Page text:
You can design your business however you want, to suit your lifestyle. Dumping the hold system increases client loyalty and quality of time spent, and likely decreases income. Kill fees, first booking system, etc., are all viable middle grounds. You really have to test some stuff out to see if you like where it lands you.

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There seems to be a related issue to the hold/pencil system, which is that certain types of clients like to book busy people, and when they're trying to reserve dates and a freelancer can only fit in a couple of days in 4 weeks time, one of which is a 'Sunday', this seems to appeal to some clients who like to think they're backing the right horse, and not using someone who's 'gone off the boil', as it were. And some freelancers seem to drum up a bit of 'BS' to create the appearance of always seeming busy for the benefit of these type of clients.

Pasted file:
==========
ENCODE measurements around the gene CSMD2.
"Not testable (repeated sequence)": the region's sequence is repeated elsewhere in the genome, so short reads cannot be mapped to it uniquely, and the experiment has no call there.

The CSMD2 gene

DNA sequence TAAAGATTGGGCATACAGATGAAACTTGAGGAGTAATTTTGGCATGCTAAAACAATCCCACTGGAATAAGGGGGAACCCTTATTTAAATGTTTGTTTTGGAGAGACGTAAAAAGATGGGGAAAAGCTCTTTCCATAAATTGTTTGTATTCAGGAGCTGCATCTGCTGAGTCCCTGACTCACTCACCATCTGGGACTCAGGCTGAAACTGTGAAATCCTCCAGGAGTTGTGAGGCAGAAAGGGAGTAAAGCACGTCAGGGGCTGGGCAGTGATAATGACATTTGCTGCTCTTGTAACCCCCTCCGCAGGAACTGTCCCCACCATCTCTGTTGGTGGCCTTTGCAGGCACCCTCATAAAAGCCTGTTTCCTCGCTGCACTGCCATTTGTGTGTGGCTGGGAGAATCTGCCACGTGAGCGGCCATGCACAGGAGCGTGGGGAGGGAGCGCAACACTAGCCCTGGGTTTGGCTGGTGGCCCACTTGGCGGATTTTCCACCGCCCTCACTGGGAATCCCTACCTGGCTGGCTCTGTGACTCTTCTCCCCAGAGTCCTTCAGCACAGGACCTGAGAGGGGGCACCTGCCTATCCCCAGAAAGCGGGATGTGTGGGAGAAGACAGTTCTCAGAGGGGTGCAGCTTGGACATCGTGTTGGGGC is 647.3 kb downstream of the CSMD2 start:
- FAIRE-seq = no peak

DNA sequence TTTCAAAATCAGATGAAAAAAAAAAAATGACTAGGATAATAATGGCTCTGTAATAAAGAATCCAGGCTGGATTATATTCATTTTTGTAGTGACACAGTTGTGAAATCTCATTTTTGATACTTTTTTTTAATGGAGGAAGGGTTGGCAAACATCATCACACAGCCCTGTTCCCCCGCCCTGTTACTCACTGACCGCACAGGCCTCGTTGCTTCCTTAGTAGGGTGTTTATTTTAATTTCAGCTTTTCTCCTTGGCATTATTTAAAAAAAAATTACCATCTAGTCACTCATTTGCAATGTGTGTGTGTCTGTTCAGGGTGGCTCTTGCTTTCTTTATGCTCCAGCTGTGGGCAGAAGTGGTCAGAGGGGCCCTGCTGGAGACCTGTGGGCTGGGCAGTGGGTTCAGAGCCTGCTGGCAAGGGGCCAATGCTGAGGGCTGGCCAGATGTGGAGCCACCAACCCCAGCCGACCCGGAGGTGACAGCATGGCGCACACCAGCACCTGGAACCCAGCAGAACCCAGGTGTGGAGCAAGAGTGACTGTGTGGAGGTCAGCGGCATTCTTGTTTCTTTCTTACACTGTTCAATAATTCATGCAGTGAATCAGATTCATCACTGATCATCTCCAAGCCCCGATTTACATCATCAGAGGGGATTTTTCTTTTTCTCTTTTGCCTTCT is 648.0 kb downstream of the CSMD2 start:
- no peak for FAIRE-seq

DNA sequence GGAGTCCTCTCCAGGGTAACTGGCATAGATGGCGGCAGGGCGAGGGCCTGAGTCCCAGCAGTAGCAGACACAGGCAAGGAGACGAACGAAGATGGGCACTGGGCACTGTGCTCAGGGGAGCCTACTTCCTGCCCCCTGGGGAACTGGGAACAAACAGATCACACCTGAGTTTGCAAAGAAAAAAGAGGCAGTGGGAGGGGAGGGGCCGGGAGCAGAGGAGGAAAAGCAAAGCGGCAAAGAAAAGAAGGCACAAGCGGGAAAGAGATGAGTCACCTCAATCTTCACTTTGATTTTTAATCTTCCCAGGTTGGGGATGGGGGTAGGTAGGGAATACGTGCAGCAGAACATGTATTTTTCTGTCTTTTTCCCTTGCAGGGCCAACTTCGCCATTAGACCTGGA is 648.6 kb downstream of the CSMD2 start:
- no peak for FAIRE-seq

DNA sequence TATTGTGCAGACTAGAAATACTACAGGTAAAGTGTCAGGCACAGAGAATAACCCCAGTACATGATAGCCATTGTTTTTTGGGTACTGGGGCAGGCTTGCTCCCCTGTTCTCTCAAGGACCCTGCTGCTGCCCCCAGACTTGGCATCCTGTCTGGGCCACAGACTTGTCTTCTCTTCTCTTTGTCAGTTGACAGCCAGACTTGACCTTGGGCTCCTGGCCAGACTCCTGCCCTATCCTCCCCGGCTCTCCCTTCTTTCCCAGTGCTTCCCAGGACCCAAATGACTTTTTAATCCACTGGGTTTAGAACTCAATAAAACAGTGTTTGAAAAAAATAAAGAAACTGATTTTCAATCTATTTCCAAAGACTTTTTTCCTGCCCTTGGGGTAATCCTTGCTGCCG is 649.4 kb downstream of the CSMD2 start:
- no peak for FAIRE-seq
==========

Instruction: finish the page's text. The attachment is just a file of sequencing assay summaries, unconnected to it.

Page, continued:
And in contrast to the caffeinated adrenaline busy guy who they like to phone, maybe Blinky's more laid back approach appeals to clients who favour quality over quantity. Some freelancers I know seem to be very chilled out and always have piles of time available, but seem to exude an aura that a job will get their full attention.

 

So dumping the hold system might work against someone who the former type of client gravitates towards.

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I have heard you always book yourself first then all other holds become challenges. So if they really want to book you they are challenging? Which; I guess makes it more serious? Yeah, I can see their side. They don't know if they will win a job, things move so quickly and they want to lock up the talent. But the cost of the freelance economy.

Edited by pixel_pimp